Potential of the petrous part of the human temporal (ear) bone for isotope analysis
Dr Rachel Wood1, Ms Katherine Dunn, Dr Hannah James, Prof Stewart Fallon
1Australian National University, , Australia
Tooth enamel contains a valuable strontium isotope record which archaeologists and forensic scientists often use to establish where a person did (or did not) spend their childhood. However, tooth enamel rarely survives cremation. In periods where cremation is common, our understanding of mobility is therefore limited and interpretations biased towards individuals from particular burial practices. The petrous (ear) bone may capture an isotopic record at multiple points during life. The otic capsule of the petrous (ear) bone is thought to form before the age of two and not remodel. The otic capsule is surrounded by other dense bone, and this by spongy bone, each with different remodeling rates. The bone often survives cremation and retains its strontium isotope ratio through the burning and later diagenesis processes, and may provide an alternative for isotopic analysis of enamel. This project aimed to confirm remodeling of the petrous bone with radiocarbon. It found that the otic capsule did not remodel after childhood, but that limited and substantial amounts of remodeling occurred in the cortical and spongy bone respectively.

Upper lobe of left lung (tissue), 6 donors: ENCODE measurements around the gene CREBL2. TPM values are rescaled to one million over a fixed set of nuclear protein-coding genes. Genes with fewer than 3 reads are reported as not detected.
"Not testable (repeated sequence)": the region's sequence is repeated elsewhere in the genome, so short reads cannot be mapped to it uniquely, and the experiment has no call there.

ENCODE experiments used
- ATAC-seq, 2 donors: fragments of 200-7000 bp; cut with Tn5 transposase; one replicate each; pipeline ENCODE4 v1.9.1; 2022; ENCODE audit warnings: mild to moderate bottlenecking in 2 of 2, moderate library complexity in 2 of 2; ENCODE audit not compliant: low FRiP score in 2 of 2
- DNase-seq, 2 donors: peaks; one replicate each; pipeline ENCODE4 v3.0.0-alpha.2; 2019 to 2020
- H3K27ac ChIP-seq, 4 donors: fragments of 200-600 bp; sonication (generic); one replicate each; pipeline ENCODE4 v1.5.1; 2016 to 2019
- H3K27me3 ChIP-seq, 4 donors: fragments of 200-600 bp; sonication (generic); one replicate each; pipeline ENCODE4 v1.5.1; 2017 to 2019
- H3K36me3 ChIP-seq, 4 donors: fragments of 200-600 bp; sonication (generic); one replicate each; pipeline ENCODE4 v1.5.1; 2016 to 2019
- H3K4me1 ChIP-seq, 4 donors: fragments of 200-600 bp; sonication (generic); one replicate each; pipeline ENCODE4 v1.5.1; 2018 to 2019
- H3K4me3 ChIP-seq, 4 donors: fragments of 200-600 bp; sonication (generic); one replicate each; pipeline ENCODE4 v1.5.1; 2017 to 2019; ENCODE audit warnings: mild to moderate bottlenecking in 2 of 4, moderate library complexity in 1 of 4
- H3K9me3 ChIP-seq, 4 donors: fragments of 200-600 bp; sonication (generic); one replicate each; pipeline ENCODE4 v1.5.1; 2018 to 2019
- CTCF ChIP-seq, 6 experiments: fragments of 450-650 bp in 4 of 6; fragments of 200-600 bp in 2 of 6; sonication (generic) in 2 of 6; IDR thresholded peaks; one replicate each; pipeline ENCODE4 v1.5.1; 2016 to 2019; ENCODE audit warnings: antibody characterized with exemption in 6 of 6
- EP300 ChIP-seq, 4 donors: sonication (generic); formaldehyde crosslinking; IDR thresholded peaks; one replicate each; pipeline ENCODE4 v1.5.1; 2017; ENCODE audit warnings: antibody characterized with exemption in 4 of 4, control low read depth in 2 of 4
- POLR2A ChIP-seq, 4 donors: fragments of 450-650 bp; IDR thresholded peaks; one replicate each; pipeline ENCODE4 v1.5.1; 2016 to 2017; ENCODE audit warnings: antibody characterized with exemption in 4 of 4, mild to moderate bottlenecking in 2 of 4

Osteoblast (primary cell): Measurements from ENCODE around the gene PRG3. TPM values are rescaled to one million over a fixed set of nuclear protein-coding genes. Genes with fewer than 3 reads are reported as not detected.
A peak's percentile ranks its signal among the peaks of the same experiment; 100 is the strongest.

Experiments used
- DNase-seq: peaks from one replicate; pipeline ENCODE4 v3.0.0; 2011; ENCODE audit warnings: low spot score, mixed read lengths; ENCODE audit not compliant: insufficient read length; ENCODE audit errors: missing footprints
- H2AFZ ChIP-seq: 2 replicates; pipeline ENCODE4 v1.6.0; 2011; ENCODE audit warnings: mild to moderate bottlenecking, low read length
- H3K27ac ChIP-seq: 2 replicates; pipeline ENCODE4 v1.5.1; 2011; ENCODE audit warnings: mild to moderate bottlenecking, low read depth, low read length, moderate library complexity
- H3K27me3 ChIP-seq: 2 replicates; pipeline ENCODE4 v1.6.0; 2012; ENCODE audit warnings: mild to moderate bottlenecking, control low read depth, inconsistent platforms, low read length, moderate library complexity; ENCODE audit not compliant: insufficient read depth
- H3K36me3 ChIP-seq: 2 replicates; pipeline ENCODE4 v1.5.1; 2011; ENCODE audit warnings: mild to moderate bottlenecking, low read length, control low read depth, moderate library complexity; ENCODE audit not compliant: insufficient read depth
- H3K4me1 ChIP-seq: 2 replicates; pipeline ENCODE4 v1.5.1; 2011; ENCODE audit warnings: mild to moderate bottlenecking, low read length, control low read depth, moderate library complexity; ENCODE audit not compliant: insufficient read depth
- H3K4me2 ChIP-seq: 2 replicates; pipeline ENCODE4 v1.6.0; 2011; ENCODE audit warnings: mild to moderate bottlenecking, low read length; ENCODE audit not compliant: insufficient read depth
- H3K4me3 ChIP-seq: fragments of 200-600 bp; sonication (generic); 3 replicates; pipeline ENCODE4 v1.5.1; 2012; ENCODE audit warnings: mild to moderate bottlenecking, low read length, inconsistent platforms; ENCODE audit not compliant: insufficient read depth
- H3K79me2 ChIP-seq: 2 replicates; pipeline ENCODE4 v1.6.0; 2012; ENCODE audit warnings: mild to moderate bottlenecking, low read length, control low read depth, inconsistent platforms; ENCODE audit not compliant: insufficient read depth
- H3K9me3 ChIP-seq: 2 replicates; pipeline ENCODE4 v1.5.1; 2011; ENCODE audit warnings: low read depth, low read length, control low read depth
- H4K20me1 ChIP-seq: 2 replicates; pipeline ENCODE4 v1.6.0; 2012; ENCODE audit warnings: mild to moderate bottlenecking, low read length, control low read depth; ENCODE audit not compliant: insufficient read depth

Rachel Wood is a senior lecturer split between the School of Archaeology and Anthropology and Research School of Earth Sciences at the Australian National University. Her research has focused on constructing archaeological chronologies and the development of pretreatment procedures.